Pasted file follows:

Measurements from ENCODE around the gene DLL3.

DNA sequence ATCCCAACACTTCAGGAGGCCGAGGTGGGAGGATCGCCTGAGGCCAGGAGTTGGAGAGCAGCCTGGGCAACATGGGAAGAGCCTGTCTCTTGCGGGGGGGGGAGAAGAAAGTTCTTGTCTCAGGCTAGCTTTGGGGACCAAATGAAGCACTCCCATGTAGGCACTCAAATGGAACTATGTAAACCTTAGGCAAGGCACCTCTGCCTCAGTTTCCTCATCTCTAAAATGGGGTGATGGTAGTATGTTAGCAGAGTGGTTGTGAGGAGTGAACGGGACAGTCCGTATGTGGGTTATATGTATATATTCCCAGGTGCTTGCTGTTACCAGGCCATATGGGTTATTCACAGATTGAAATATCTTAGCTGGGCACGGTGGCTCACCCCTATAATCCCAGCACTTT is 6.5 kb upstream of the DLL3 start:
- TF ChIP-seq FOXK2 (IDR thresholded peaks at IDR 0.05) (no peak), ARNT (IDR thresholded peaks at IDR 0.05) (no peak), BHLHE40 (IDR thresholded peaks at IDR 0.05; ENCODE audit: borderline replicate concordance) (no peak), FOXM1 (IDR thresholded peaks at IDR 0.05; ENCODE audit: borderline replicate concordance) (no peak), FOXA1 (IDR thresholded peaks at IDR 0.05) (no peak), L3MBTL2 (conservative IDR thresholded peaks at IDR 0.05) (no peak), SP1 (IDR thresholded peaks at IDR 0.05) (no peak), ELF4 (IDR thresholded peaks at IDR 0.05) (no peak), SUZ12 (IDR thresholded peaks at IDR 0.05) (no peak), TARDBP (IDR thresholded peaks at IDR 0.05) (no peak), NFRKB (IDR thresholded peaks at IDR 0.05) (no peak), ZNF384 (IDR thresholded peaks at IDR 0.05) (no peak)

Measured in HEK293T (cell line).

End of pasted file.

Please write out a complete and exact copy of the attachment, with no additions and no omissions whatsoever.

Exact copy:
Measurements from ENCODE around the gene DLL3.

DNA sequence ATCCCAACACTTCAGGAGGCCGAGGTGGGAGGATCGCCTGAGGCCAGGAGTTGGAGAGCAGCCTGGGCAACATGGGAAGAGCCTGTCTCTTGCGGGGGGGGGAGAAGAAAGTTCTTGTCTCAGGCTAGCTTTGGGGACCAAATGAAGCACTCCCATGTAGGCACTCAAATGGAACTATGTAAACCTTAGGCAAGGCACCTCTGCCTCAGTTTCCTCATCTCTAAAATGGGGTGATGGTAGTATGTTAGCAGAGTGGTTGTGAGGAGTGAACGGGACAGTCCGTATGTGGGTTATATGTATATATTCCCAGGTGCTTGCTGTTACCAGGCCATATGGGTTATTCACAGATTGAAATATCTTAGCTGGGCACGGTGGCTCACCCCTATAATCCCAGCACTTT is 6.5 kb upstream of the DLL3 start:
- TF ChIP-seq FOXK2 (IDR thresholded peaks at IDR 0.05) (no peak), ARNT (IDR thresholded peaks at IDR 0.05) (no peak), BHLHE40 (IDR thresholded peaks at IDR 0.05; ENCODE audit: borderline replicate concordance) (no peak), FOXM1 (IDR thresholded peaks at IDR 0.05; ENCODE audit: borderline replicate concordance) (no peak), FOXA1 (IDR thresholded peaks at IDR 0.05) (no peak), L3MBTL2 (conservative IDR thresholded peaks at IDR 0.05) (no peak), SP1 (IDR thresholded peaks at IDR 0.05) (no peak), ELF4 (IDR thresholded peaks at IDR 0.05) (no peak), SUZ12 (IDR thresholded peaks at IDR 0.05) (no peak), TARDBP (IDR thresholded peaks at IDR 0.05) (no peak), NFRKB (IDR thresholded peaks at IDR 0.05) (no peak), ZNF384 (IDR thresholded peaks at IDR 0.05) (no peak)

Measured in HEK293T (cell line).